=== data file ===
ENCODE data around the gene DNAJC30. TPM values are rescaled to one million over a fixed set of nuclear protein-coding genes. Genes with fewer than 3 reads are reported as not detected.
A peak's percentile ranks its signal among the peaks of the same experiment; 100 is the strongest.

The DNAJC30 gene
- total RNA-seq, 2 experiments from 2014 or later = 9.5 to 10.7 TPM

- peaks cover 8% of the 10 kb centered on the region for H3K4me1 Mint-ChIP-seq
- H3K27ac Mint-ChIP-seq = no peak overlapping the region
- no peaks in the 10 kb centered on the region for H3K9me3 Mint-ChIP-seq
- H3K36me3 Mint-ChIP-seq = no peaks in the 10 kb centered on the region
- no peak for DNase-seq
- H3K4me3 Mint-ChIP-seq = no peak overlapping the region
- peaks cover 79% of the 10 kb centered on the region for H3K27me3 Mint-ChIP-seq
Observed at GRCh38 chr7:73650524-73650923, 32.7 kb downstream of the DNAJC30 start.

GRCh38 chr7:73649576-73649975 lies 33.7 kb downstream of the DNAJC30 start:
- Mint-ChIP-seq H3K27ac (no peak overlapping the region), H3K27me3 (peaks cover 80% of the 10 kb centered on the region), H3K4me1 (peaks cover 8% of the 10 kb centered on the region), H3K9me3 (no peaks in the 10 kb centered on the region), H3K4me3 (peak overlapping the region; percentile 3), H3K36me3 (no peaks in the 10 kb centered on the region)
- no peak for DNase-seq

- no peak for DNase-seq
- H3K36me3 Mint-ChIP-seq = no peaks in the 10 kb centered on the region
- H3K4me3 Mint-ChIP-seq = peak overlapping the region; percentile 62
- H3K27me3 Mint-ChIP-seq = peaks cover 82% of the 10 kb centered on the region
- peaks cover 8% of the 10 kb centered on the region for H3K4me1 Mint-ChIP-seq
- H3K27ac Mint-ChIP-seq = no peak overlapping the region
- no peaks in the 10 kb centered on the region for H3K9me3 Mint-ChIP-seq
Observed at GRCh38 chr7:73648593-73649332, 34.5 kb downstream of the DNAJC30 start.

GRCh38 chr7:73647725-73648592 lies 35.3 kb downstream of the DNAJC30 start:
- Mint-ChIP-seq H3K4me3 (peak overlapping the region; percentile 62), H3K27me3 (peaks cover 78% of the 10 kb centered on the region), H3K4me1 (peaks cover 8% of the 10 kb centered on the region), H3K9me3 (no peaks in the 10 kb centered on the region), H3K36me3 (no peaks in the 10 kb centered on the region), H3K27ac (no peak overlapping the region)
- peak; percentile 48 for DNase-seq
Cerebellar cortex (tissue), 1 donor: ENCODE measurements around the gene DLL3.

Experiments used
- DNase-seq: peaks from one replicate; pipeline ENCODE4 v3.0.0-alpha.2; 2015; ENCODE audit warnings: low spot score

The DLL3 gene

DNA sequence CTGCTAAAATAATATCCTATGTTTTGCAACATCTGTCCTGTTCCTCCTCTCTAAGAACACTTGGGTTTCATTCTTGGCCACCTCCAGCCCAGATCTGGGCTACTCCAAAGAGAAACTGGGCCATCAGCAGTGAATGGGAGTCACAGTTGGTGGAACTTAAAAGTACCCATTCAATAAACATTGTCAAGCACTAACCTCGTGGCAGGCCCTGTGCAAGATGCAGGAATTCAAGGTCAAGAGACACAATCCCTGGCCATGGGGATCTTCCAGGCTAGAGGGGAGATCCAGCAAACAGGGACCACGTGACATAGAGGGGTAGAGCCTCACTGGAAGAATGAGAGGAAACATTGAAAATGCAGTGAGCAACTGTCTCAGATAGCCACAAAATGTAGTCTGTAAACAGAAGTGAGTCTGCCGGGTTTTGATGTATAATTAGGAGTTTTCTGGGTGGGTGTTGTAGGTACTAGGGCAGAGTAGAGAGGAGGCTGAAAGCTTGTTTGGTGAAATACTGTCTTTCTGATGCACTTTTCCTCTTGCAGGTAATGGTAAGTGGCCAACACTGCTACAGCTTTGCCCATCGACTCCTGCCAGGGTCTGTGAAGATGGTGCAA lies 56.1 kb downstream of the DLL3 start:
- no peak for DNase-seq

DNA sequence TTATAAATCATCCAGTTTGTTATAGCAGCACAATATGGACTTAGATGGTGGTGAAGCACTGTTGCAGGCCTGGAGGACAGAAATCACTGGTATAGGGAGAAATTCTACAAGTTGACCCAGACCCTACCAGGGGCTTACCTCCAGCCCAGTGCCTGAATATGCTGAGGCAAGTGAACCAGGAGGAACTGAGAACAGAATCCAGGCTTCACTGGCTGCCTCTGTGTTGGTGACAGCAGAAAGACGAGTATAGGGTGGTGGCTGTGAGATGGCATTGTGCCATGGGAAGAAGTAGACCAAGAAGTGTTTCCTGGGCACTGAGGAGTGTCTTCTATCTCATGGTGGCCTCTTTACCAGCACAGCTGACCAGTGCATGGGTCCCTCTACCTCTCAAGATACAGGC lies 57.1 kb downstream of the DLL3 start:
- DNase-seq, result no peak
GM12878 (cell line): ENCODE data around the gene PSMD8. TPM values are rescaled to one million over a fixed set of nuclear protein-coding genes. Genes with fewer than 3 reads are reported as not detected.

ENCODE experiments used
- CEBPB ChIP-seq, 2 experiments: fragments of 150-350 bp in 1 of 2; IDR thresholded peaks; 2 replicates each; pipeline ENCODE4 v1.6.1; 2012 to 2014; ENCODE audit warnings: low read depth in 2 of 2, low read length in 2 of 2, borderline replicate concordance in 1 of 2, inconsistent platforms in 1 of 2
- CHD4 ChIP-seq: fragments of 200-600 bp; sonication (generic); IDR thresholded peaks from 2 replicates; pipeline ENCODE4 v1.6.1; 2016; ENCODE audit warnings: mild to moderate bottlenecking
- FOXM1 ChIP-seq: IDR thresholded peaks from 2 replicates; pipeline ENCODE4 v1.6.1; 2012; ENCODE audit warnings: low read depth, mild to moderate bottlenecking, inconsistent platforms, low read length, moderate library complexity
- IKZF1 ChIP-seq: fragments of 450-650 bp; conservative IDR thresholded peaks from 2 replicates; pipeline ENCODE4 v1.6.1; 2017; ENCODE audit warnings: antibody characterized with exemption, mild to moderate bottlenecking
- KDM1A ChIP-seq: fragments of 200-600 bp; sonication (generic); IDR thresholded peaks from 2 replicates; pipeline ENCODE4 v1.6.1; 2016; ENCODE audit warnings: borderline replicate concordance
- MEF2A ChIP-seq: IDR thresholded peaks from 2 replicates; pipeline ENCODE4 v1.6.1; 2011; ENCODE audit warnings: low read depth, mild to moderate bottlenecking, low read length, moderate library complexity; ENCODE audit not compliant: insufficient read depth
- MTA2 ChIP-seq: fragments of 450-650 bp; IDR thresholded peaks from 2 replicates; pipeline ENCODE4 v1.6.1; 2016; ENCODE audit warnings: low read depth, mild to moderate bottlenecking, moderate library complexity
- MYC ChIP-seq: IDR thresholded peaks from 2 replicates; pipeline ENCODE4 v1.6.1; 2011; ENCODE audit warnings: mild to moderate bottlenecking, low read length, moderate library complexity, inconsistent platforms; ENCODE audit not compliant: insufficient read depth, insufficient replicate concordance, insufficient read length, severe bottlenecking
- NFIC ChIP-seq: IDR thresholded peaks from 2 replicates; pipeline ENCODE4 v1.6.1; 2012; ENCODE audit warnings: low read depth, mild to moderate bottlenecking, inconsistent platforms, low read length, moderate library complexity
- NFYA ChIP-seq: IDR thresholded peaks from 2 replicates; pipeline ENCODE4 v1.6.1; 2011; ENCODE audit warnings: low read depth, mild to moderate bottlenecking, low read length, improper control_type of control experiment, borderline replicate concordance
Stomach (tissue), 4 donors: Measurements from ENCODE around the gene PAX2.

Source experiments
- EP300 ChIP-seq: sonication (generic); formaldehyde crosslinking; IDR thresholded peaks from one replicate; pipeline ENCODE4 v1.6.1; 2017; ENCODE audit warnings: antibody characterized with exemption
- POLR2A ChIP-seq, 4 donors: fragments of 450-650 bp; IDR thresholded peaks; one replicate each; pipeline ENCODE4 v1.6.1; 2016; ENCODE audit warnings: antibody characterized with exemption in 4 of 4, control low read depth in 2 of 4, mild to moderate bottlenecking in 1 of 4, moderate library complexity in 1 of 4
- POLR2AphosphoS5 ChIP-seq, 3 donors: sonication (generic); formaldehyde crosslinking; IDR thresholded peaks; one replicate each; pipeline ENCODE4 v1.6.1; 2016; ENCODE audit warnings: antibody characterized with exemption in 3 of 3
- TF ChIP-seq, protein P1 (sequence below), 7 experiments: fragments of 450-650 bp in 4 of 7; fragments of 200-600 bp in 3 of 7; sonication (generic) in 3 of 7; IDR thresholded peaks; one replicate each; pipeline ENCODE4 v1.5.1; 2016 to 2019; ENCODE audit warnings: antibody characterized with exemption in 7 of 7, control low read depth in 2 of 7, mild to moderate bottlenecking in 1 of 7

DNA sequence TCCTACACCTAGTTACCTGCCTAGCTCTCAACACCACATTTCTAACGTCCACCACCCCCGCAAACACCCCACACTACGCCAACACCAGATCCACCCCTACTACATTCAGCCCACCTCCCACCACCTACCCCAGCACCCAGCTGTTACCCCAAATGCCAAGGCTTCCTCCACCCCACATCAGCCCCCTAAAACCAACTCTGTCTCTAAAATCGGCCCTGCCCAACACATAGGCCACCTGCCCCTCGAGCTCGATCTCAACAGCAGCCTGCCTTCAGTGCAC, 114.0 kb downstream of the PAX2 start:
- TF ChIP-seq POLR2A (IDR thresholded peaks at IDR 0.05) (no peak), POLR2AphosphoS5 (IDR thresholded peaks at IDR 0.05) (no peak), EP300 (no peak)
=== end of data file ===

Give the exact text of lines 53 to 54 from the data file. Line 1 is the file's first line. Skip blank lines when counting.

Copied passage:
DNA sequence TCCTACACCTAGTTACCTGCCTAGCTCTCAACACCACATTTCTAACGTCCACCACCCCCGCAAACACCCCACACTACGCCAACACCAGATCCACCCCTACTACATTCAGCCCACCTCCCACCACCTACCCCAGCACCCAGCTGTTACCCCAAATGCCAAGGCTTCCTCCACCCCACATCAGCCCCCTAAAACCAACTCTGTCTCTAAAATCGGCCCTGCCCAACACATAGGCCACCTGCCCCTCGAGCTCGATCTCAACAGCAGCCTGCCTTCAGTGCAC, 114.0 kb downstream of the PAX2 start:
- TF ChIP-seq POLR2A (IDR thresholded peaks at IDR 0.05) (no peak), POLR2AphosphoS5 (IDR thresholded peaks at IDR 0.05) (no peak), EP300 (no peak)